Interim VP for Mission & Ministry Offers Parents Inspirational Words on a Georgetown Education

August 27th, 2016

My name is Howard Gray, S.J. I am a priest of the Society of Jesus and the Interim Vice President for Mission and Ministry here at Georgetown University. I want to say a few things about the vision and values that animate what we do here at Georgetown because we are a Catholic and Jesuit institution of higher learning. But let me begin by expressing words of deep gratitude to you

Thank you for entrusting your daughters and sons to us. You have given us a share in the education of minds and hearts that you began so well so long ago. You welcomed these young people into your lives, your families, your friends, your home. You were the first witnesses to the beauty and necessity of hospitality, the welcome we extend to the newcomer in the human family. You were the people who offered God’s welcome to your daughters and sons. None of us would have made it in life without this kind of radical hospitality, a truth I find important to underscore at every baptism I have been asked to celebrate. We all need to know that we are loved and cared for. You gave this gift to your daughters and sons. We continue that hospitality by helping your daughters and sons grow in wisdom, skills, and a care for their world. We thank you for that trust.

A fundamental question is: What does the Jesuit tradition add to university education?
The founder of the Jesuit order, Ignatius Loyola (1491-1556) , employed a favorite metaphor both to describe his own life and to characterize the style of the order he helped to found. The favorite Ignatian symbol was that of the pilgrim and making a pilgrimage. For Ignatius his life was a journey to God and for his followers pilgrimage was their style of ministry and work, We Jesuits discover our meaning and our vocation as we walk through life as learners and lovers. In talking about pilgrims and pilgrimages consider the difference between a pilgrim and a tourist. For a tourist goes through a town, a country, a culture; whereas a pilgrim allows the town, the country, the culture to go through her or him. This sense of mutuality of allowing oneself to be changed, challenged, enriched by what one meets stayed with Ignatius all his life and became a major animating force in the Jesuits. We became who we are by learning and accepting who other folks are. We learn about God by searching for God in the lives we meet. We are all pilgrims.

Here at Georgetown this pilgrimage is shared by women and men of many different faith traditions. We are enriched by our rabbi, our imam, our Protestant and Orthodox ministers, and our new Hindu priest—all of whom are leaders within our community of faith. Yes we are a community of learning and research, of professional education and competency; but we are also a community of faith, pilgrims who wrestle with the mysteries of life.

This faith journey that Georgetown celebrates is sustained by our commitment to human dignity. Human dignity for us is a God-given reality. Created in love we all share this human dignity. Moreover, any time and anywhere this dignity is denied or ignored or threatened, we feel it our duty to respond both as members the human family and as members of a faith-community. What we teach, what we support, what we reverence in every movement towards friendship and love flow from this commitment to the dignity of every human person before God. This is the glue that holds our faith community together through the pilgrimage of life.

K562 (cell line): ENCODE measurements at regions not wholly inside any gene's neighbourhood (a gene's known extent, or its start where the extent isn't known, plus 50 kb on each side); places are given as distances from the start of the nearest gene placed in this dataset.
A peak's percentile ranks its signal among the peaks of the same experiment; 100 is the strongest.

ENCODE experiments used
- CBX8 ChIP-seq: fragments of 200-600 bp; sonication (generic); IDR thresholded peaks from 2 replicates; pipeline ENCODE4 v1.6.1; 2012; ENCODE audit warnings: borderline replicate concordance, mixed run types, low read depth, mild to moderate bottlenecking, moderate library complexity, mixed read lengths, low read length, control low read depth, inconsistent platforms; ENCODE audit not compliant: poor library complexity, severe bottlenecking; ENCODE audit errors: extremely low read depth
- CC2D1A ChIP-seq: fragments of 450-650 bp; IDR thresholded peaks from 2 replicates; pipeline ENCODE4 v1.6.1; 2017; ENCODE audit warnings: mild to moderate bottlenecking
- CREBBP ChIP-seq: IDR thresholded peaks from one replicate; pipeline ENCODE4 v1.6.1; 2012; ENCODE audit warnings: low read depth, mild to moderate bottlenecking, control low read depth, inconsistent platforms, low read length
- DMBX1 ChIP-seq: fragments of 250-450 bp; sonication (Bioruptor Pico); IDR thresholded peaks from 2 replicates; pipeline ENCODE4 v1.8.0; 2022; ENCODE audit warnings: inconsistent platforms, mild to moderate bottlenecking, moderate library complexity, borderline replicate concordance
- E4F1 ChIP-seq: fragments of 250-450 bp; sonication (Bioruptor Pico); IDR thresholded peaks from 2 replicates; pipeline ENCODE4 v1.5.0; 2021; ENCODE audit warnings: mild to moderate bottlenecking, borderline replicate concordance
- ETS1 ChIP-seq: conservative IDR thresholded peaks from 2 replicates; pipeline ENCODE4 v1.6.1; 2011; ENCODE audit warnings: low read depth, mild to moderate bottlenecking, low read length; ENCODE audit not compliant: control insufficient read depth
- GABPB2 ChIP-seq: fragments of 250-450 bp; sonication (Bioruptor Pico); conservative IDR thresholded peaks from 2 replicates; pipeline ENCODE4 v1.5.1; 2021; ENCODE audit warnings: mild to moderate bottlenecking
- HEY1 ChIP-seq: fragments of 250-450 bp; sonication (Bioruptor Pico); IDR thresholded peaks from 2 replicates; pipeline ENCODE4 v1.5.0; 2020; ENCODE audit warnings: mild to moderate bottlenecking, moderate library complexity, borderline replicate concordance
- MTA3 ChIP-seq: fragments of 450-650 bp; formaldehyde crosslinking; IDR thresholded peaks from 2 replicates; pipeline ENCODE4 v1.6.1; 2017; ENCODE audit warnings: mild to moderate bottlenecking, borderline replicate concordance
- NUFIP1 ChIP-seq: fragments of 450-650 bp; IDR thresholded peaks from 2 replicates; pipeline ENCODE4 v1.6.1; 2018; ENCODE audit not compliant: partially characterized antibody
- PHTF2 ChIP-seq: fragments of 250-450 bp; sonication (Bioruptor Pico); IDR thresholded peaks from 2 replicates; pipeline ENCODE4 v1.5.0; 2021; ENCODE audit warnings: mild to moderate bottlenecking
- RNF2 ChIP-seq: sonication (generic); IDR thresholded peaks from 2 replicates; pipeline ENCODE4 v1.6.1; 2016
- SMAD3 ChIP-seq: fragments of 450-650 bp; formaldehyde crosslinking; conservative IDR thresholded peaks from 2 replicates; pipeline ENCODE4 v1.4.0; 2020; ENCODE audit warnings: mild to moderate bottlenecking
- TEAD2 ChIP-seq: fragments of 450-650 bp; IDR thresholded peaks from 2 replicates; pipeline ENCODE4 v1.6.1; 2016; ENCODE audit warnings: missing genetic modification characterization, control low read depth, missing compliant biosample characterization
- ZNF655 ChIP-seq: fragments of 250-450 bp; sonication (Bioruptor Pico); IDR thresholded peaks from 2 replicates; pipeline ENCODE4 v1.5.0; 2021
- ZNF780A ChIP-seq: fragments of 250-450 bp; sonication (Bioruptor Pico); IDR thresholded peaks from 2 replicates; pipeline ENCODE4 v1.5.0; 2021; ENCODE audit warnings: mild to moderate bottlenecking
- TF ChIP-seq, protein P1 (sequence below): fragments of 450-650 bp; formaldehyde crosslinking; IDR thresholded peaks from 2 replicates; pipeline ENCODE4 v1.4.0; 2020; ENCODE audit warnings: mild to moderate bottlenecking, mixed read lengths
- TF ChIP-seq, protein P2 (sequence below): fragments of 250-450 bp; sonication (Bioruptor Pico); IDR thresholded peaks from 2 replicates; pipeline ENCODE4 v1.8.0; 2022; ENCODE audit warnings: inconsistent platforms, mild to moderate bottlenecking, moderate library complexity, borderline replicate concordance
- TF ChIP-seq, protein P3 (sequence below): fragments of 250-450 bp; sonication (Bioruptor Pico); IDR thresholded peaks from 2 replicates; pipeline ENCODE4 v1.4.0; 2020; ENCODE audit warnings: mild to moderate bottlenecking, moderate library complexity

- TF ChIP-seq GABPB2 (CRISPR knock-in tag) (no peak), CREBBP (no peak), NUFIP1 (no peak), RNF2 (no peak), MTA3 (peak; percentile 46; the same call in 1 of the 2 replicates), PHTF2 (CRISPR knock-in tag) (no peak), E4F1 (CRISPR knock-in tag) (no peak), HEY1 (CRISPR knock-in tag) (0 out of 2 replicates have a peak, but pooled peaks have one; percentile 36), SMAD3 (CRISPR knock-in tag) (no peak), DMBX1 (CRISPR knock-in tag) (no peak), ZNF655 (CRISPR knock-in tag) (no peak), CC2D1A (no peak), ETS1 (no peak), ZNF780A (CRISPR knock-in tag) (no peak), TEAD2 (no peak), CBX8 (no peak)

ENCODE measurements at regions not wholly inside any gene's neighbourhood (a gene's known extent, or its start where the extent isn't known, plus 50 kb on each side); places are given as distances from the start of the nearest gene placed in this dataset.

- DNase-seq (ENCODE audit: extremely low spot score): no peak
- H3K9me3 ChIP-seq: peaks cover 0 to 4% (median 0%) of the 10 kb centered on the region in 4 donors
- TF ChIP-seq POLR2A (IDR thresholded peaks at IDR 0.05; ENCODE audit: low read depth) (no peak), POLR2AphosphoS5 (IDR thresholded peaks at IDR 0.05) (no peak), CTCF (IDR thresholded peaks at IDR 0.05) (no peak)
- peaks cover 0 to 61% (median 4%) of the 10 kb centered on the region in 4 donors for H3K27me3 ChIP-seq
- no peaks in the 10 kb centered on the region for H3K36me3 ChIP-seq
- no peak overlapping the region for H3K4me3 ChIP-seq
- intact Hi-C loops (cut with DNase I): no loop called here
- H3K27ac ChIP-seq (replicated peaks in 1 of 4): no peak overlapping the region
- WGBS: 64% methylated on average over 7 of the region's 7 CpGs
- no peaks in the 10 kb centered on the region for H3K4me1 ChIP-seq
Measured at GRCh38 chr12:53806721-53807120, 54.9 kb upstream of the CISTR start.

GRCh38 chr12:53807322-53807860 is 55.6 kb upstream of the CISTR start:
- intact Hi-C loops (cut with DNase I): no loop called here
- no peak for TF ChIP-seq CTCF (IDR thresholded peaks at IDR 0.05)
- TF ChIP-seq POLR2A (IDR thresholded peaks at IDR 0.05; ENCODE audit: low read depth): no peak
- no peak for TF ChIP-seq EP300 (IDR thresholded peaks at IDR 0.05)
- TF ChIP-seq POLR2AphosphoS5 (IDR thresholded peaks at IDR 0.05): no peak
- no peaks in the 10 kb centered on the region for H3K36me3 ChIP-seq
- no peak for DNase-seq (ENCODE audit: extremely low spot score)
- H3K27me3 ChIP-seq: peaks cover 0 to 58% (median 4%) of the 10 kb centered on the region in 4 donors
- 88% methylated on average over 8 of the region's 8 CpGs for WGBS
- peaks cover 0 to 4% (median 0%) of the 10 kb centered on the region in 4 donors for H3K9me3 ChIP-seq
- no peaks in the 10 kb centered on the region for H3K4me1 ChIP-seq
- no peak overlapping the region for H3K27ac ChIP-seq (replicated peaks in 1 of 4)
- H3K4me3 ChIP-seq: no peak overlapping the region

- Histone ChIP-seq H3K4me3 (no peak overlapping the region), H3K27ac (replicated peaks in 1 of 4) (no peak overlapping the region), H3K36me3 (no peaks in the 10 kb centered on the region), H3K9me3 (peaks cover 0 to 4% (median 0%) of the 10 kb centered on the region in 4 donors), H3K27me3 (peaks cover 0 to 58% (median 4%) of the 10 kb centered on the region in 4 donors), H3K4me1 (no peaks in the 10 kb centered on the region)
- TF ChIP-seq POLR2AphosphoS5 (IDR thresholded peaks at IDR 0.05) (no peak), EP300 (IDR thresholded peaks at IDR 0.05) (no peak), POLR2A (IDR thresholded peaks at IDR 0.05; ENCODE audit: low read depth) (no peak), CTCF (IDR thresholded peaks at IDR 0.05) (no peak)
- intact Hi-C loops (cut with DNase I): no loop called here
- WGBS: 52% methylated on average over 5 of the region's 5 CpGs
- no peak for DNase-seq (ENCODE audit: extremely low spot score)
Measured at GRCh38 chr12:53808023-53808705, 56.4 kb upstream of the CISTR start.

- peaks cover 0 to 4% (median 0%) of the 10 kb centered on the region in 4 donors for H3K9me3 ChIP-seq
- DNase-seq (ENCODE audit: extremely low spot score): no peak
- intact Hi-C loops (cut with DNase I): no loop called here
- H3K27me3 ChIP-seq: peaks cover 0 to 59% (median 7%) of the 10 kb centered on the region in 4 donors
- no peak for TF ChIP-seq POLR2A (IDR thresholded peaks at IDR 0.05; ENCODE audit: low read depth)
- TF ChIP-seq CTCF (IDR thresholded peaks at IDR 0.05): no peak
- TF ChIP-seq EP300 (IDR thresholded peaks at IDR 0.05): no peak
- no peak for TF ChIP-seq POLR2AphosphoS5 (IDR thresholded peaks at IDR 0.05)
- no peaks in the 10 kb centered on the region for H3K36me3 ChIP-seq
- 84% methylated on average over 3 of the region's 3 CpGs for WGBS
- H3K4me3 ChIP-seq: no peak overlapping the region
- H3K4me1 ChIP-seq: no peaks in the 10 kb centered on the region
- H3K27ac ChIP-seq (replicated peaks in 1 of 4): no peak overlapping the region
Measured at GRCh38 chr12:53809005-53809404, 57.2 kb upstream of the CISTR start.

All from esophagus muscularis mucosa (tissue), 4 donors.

Some years ago I served as part of a discernment process on the Thai-Cambodian border. The locale was called Site II, a detention center for Cambodian and Vietnamese refugees. Refugees, then as now, represent courageous men and women who risk life and health to move from an oppressive and destructive environment towards some place of comparative safety and hope. Site II was under the UN and the Thai government. The refugees there all wanted to move to a better and more permanent life in the USA, Canada, the UK, or Germany. These refugees were also people who tried to enlist the NGOs who were working in Site II to give them things, to smuggle out letters, to make contacts for eventual release. But one Cambodian with whom I worked never asked for any favors aside from helping him to improve his English. Near the end of my assignment at Site II this man asked me to have lunch with his family. The day we arranged for my visit, as I walked with him to his family hut, I said to him, “Sambath, you never asked me for anything all the while I have been here. What do you wish for most?” “Oh, Father,” he responded,” I want only to teach my children not to hate. For if they hate, then the enemy has won their souls. That is why you must meet my family. Every other Caucasian has been an authority in their lives. But you are just my friend.”

Over the years I have thought often about what my friend Sambath said to me, about how I learned from this Buddhist how to be a better Christian and Jesuit, about what is important in human life. Sambath remains a cherished character in my life’s pilgrimage. What I experienced years ago is what I hope for your daughters and sons in the Georgetown experience that lies ahead of them. I want them to learn the power of forgiveness and of love.

We began these reflections with gratitude to you for all you have poured into your daughters and sons and for the trust that you hand on to us here at Georgetown to sustain 28894456064_68431bb370_qthat graced work. We are grateful to you for trusting that we will honor the vocation of making them women and men for others.

Rev. Howard Gray, S.J.
Interim Vice-President for Mission and Ministry

This speech was given by Rev. Howard Gray, S.J., Interim Vice President for Mission and Ministry, during the 2016 fall New Student Orientation for new students, parents, and families. 

Mission and Ministry